How well are we delivering for carers a report on the baseline findings
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How Well Are We Delivering for Carers? A Report on the Baseline Findings. Timothy B. Kelly, PhD Glasgow Caledonian University School of Health and Social Care. Complexity. The Aims and Objectives of the Projects are Ambitious Across Systems Not a Simple Linear Process. Evaluative Roadmap.

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How Well Are We Delivering for Carers? A Report on the Baseline Findings

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How well are we delivering for carers a report on the baseline findings
How Well Are We Delivering for Carers? A Report on the Baseline Findings

Timothy B. Kelly, PhD

Glasgow Caledonian University

School of Health and Social Care


Complexity
Complexity Baseline Findings

  • The Aims and Objectives of the Projects are Ambitious

  • Across Systems

  • Not a Simple Linear Process


Evaluative roadmap
Evaluative Roadmap Baseline Findings

  • Questionnaires to Document Carers’ Experiences of Hospitalisation & Post-Hospitalisation

  • Data Collected by Carers Centre During Process of Working with Carers

  • Interviews and Focus Groups with Key Stakeholders and Project Workers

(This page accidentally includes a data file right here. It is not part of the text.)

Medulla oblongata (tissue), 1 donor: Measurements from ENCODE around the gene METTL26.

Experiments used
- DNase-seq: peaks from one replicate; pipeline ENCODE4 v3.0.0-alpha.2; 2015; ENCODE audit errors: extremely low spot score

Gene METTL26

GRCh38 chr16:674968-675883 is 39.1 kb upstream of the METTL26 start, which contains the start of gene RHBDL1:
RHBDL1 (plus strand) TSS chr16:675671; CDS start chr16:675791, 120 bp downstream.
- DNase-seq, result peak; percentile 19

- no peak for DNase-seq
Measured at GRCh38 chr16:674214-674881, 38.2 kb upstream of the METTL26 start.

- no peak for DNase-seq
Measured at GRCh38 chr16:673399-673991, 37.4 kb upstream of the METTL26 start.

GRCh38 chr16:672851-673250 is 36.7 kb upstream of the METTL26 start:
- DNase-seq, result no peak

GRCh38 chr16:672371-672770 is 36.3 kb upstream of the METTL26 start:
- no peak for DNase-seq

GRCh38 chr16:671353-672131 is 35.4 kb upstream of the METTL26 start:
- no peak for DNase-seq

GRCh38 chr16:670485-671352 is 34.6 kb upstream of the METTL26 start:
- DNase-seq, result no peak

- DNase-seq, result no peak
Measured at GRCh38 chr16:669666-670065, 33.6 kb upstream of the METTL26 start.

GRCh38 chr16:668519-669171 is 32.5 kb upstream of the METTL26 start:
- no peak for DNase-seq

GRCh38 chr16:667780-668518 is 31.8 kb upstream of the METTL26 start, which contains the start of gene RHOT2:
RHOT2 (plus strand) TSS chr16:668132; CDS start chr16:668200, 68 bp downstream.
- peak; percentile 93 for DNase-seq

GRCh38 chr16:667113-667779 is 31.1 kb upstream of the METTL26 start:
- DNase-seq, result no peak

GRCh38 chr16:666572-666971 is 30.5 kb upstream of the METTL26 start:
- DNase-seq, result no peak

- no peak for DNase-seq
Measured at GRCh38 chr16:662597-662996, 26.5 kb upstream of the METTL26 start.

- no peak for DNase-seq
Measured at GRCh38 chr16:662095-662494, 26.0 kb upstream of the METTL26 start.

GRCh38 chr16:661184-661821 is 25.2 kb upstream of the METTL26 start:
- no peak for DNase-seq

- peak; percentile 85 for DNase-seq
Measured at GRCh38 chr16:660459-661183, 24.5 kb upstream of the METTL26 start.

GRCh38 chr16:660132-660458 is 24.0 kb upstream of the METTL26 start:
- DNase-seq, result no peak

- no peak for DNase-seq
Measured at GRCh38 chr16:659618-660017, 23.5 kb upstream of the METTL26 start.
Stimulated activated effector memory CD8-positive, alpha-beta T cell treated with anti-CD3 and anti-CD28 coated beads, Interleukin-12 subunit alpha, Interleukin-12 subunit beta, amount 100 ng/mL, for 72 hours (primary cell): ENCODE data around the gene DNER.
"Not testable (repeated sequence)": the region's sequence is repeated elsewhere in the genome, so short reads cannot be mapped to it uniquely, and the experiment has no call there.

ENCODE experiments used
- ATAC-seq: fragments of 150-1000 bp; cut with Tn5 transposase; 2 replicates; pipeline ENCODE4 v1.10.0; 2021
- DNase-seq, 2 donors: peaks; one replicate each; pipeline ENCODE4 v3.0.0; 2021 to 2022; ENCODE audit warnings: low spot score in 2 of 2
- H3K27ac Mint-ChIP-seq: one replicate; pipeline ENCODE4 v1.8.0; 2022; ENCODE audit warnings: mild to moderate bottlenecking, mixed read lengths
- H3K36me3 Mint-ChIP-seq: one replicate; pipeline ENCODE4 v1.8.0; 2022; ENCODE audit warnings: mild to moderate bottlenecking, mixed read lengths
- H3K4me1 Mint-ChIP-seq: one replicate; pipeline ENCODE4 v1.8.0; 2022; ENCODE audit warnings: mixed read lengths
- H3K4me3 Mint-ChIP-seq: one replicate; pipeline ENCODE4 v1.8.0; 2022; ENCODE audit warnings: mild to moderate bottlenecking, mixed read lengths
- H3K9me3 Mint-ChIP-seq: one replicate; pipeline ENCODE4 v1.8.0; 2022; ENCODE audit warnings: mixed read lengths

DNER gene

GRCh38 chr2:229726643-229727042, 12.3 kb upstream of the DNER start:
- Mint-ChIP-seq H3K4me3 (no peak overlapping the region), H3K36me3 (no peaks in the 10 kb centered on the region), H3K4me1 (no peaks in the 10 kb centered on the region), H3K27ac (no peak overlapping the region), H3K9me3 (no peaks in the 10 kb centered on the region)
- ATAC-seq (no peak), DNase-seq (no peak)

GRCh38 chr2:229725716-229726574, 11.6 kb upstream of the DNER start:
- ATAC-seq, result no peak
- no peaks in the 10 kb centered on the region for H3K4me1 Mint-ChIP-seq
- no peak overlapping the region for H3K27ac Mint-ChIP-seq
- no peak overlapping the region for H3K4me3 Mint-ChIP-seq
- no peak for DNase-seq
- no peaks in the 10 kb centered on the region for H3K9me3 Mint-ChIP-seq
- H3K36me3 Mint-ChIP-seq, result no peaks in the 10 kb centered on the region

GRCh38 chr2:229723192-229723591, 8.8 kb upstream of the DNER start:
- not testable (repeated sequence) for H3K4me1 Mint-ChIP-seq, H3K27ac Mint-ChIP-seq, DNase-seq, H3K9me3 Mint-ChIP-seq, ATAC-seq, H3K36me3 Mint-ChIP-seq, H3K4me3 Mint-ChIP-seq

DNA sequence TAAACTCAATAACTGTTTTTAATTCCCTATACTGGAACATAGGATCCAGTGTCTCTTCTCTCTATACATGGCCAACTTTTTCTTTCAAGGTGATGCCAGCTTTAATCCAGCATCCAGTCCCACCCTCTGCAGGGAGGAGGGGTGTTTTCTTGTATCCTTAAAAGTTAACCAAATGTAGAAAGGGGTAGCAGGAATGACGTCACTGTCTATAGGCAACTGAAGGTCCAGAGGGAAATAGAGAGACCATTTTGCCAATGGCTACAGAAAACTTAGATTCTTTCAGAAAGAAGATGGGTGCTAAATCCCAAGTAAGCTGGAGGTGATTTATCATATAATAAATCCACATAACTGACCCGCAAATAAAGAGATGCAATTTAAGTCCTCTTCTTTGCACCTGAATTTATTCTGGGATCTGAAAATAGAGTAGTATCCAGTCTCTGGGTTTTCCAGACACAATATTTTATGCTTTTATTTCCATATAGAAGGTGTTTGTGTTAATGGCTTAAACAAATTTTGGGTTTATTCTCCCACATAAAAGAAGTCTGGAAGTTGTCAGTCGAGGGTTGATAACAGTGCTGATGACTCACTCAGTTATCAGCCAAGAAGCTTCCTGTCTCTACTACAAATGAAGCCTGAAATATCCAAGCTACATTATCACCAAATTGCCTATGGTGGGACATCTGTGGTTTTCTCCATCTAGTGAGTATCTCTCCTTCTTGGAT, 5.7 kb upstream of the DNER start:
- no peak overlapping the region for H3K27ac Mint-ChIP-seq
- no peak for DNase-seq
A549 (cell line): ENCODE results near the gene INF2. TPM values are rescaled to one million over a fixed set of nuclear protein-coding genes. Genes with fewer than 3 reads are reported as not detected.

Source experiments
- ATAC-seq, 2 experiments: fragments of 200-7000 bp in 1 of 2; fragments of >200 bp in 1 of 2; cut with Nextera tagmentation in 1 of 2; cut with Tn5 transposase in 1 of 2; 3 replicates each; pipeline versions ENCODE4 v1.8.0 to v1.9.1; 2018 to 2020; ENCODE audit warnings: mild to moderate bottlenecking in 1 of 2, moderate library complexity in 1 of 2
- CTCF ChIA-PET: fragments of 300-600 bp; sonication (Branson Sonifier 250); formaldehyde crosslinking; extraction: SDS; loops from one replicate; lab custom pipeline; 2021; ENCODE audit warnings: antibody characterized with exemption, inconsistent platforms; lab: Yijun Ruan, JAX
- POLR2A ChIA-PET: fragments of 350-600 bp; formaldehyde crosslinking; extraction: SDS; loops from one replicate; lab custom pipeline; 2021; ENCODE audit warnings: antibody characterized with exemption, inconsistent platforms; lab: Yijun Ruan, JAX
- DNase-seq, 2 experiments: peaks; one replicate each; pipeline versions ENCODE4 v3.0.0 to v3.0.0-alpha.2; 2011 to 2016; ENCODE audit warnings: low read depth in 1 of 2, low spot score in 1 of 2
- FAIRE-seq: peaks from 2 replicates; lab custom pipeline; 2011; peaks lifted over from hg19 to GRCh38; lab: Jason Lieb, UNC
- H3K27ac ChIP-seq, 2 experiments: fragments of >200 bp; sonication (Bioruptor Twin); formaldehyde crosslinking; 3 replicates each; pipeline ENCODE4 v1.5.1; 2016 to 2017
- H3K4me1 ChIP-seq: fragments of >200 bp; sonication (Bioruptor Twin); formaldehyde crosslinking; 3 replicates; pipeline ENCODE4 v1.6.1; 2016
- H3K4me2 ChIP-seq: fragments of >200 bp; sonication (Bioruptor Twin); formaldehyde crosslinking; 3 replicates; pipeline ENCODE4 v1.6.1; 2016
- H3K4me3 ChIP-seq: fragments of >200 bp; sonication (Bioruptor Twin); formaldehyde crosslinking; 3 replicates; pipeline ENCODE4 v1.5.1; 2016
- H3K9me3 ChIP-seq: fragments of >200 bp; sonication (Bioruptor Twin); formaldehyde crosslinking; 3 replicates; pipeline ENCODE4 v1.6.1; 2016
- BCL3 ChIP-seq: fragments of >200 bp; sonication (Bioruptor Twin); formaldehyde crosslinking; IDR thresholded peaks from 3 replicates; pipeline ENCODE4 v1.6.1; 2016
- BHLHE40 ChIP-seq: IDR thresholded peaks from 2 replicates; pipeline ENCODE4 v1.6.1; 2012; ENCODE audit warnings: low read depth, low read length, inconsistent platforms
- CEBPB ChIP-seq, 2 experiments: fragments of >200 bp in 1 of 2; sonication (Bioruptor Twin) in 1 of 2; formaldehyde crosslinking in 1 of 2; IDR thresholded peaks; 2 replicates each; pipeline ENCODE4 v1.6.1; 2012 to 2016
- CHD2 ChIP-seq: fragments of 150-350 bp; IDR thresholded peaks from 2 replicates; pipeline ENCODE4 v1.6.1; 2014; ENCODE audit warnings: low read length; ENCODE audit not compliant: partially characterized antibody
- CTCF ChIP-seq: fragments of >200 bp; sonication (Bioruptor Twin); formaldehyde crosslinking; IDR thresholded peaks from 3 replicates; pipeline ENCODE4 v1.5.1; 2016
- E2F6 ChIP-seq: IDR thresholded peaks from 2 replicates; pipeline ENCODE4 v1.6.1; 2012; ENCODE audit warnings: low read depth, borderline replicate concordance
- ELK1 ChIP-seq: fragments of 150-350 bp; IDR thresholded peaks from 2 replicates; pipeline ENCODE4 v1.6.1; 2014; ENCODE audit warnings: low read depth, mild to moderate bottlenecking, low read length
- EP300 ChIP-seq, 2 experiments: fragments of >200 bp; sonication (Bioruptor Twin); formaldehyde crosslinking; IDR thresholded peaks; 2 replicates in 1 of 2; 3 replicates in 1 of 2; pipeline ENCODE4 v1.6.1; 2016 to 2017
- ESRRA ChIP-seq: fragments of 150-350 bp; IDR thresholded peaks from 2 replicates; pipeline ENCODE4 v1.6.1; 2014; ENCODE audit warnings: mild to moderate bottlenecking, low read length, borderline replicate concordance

• Data Collected about Training and other Activities Provided to Partners


Experience of carers questionnaire
Experience of Carers - Questionnaire Baseline Findings

  • Questionnaire sent to 2500 carers on Carer Centres’ databases

  • Questionnaire Focused on Hospitalisation & Post Hospitalisation Experience

  • 137 returned with recent hospitalisation



Experience of carers questionnaire demographics1
Experience of Carers – Questionnaire: Demographics Baseline Findings

  • 85% women

  • 96% white

  • 28% caring for husband

  • 20% caring for disabled child

  • 25% caring for parent or in-law


Experience of carers questionnaire demographics2
Experience of Carers - Questionnaire: Demographics Baseline Findings

  • Heavy duty carers

    • Caring for 8.6 years on average

    • 64% provide care more than 50 hours per week

  • Expected Conditions Represented in People Being Cared For:

    • Dementia (16%)Heart Disease (15%), Stroke (12%), Lung Disease, Neurological Disease, Cancer & Mental Illness (10% each), others (10%)


Experience of carers questionnaire1
Experience of Carers – Questionnaire Baseline Findings

  • On many measures carers’ report variable experiences, i.e. responses spread evenly across “very poor” to “excellent”





Experience of carers questionnaire2
Experience of Carers – Questionnaire Carer

  • On many measures carers report variable experiences, i.e. responses spread evenly across “very poor” to “excellent”

  • On some measures carers report experiences more heavily weighted towards the negative


Experience of carers questionnaire negative experiences
Experience of Carers – Questionnaire: “Negative” Experiences

  • 66% of respondents not asked if they were a carer during hospitalisation